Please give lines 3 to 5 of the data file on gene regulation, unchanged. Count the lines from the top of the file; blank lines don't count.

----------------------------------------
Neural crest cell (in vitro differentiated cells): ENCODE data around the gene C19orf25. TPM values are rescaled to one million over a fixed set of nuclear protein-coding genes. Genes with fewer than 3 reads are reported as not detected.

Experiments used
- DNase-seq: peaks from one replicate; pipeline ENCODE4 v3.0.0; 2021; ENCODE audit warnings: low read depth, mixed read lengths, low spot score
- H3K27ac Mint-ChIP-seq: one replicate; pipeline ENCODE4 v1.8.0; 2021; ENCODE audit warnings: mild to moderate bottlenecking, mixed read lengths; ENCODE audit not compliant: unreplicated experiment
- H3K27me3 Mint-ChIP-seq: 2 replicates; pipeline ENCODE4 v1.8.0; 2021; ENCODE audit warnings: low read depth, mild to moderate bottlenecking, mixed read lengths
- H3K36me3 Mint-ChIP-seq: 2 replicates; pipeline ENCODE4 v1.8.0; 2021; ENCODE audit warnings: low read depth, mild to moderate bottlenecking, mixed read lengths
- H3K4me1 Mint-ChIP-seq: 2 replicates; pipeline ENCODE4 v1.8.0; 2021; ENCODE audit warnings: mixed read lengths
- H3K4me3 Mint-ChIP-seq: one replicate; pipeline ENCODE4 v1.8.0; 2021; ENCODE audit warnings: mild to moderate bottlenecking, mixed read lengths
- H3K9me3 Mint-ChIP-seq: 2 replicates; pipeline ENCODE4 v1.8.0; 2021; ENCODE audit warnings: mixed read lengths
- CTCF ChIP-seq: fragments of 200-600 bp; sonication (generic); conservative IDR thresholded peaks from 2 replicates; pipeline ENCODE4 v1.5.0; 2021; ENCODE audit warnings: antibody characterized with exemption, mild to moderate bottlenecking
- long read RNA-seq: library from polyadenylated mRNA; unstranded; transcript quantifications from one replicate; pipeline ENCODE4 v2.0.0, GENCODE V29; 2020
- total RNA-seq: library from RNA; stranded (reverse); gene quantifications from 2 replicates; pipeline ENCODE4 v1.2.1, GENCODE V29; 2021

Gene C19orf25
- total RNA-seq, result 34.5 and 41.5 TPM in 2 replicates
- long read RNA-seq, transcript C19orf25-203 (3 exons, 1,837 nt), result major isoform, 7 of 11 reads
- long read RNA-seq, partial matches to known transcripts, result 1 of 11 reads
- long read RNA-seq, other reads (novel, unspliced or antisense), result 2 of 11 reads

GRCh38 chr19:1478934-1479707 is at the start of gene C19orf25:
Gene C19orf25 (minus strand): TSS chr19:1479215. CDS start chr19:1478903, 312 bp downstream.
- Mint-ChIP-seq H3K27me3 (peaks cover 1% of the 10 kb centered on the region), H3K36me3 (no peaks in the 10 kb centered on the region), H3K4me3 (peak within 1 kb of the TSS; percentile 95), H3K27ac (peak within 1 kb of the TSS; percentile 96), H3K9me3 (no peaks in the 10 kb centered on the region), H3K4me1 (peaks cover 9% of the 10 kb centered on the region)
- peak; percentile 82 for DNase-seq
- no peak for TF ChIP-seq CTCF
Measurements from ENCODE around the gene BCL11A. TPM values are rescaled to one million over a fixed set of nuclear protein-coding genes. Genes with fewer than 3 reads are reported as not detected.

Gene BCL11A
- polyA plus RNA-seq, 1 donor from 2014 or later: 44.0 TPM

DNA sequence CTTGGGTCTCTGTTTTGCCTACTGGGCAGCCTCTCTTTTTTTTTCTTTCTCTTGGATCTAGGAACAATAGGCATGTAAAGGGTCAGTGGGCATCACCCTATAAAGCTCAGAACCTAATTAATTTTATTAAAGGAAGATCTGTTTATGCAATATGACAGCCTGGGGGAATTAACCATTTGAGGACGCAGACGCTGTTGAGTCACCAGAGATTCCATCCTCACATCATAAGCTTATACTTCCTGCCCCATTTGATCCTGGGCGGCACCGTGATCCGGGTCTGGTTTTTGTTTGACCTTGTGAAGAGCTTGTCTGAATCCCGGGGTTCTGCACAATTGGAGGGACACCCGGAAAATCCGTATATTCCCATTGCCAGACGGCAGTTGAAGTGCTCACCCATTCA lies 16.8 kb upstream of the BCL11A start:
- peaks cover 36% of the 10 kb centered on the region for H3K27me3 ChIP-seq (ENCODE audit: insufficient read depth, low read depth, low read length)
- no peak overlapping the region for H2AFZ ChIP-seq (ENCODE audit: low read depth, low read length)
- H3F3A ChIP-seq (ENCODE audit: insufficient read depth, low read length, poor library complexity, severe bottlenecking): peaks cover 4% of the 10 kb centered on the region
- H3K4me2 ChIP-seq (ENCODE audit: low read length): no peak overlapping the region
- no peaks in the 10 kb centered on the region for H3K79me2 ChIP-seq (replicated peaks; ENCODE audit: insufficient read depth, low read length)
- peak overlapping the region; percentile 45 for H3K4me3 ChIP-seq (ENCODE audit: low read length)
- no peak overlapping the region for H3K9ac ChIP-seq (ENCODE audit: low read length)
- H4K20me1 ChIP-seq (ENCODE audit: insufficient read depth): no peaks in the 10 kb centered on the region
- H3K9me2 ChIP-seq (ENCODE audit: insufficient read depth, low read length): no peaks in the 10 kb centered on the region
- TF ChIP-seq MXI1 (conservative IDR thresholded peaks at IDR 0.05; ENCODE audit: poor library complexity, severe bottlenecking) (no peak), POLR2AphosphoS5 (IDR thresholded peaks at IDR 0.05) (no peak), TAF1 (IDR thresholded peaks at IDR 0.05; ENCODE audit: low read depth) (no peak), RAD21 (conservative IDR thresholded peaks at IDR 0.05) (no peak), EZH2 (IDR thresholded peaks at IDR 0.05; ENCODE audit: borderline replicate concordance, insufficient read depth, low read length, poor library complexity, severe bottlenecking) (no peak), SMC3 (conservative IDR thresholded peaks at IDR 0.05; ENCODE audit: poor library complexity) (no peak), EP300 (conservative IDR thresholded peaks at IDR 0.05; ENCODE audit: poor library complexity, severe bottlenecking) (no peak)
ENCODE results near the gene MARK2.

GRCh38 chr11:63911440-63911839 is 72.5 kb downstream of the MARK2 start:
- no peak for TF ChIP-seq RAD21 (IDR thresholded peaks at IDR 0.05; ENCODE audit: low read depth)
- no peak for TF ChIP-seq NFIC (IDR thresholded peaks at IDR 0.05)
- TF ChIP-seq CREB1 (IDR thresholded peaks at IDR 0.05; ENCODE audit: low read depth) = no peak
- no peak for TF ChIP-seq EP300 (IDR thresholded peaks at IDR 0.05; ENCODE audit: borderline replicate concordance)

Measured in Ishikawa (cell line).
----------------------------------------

- DNase-seq: peaks from one replicate; pipeline ENCODE4 v3.0.0; 2021; ENCODE audit warnings: low read depth, mixed read lengths, low spot score
- H3K27ac Mint-ChIP-seq: one replicate; pipeline ENCODE4 v1.8.0; 2021; ENCODE audit warnings: mild to moderate bottlenecking, mixed read lengths; ENCODE audit not compliant: unreplicated experiment
- H3K27me3 Mint-ChIP-seq: 2 replicates; pipeline ENCODE4 v1.8.0; 2021; ENCODE audit warnings: low read depth, mild to moderate bottlenecking, mixed read lengths